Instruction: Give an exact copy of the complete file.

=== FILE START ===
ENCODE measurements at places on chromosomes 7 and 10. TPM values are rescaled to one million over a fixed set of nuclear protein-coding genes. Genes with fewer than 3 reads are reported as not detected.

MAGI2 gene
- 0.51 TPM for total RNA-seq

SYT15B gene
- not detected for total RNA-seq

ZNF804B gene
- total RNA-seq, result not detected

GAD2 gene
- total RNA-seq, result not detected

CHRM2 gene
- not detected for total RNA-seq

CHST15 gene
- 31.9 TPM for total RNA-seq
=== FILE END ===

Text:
ENCODE measurements at places on chromosomes 7 and 10. TPM values are rescaled to one million over a fixed set of nuclear protein-coding genes. Genes with fewer than 3 reads are reported as not detected.

MAGI2 gene
- 0.51 TPM for total RNA-seq

SYT15B gene
- not detected for total RNA-seq

ZNF804B gene
- total RNA-seq, result not detected

GAD2 gene
- total RNA-seq, result not detected

CHRM2 gene
- not detected for total RNA-seq

CHST15 gene
- 31.9 TPM for total RNA-seq